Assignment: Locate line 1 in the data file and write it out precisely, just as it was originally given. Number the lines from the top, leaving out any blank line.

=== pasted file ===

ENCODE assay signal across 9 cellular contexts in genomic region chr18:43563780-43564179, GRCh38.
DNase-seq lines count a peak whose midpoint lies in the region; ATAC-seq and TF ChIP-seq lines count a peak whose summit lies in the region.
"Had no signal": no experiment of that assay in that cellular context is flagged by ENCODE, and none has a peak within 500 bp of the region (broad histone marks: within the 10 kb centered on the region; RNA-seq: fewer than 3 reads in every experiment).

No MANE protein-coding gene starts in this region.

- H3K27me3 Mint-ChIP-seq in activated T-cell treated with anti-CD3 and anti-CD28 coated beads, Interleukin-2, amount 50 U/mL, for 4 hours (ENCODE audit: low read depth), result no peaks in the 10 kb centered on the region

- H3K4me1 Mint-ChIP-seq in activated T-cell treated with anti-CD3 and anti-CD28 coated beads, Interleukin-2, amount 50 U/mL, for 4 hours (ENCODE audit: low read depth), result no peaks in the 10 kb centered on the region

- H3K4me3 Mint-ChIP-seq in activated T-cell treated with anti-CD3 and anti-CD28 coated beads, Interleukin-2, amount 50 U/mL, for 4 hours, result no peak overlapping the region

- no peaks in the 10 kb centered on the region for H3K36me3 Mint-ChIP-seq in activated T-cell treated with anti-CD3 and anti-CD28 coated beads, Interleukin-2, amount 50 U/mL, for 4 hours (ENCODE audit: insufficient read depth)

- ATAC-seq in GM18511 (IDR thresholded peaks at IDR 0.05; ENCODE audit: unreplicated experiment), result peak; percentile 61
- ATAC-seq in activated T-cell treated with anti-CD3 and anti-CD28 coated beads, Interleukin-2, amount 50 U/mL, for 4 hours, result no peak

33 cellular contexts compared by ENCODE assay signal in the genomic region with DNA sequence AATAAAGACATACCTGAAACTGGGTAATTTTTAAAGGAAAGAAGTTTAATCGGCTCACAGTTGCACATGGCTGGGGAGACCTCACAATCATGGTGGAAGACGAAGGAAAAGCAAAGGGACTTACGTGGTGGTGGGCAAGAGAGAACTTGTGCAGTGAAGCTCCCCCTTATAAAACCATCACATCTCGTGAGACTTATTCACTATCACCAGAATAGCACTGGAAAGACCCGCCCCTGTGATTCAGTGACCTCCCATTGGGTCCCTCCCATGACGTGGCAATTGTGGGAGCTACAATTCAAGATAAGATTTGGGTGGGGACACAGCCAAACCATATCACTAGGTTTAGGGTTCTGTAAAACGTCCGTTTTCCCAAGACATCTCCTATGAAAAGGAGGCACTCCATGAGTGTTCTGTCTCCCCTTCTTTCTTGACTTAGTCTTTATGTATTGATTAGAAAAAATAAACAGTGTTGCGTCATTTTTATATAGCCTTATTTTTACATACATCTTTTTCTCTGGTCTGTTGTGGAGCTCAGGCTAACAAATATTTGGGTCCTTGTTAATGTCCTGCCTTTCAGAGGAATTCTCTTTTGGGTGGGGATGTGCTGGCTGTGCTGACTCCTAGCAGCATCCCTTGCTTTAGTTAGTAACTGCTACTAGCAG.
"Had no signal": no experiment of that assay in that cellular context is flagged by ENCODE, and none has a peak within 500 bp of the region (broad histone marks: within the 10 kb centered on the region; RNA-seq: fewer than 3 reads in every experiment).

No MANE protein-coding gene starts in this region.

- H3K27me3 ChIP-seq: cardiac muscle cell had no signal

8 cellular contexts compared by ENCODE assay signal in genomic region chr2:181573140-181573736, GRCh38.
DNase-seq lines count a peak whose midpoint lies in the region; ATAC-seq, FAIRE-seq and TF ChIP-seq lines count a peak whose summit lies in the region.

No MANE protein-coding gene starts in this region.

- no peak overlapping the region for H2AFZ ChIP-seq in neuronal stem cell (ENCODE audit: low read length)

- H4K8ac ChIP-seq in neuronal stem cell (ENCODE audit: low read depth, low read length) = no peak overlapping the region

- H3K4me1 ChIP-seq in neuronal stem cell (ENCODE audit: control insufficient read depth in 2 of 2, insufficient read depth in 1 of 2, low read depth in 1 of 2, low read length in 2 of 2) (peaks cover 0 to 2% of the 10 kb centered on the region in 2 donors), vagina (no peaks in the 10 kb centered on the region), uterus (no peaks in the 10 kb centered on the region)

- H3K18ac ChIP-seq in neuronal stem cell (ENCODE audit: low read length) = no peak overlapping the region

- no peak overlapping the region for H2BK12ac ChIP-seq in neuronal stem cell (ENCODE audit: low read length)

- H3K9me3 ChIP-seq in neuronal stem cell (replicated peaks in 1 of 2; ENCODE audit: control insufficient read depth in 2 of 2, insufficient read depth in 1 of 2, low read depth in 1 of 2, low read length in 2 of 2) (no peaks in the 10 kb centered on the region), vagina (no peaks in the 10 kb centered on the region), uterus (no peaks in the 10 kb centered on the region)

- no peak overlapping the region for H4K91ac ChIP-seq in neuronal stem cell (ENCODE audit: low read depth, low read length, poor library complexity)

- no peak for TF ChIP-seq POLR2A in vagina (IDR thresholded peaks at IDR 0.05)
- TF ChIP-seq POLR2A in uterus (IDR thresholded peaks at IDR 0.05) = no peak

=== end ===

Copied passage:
ENCODE assay signal across 9 cellular contexts in genomic region chr18:43563780-43564179, GRCh38.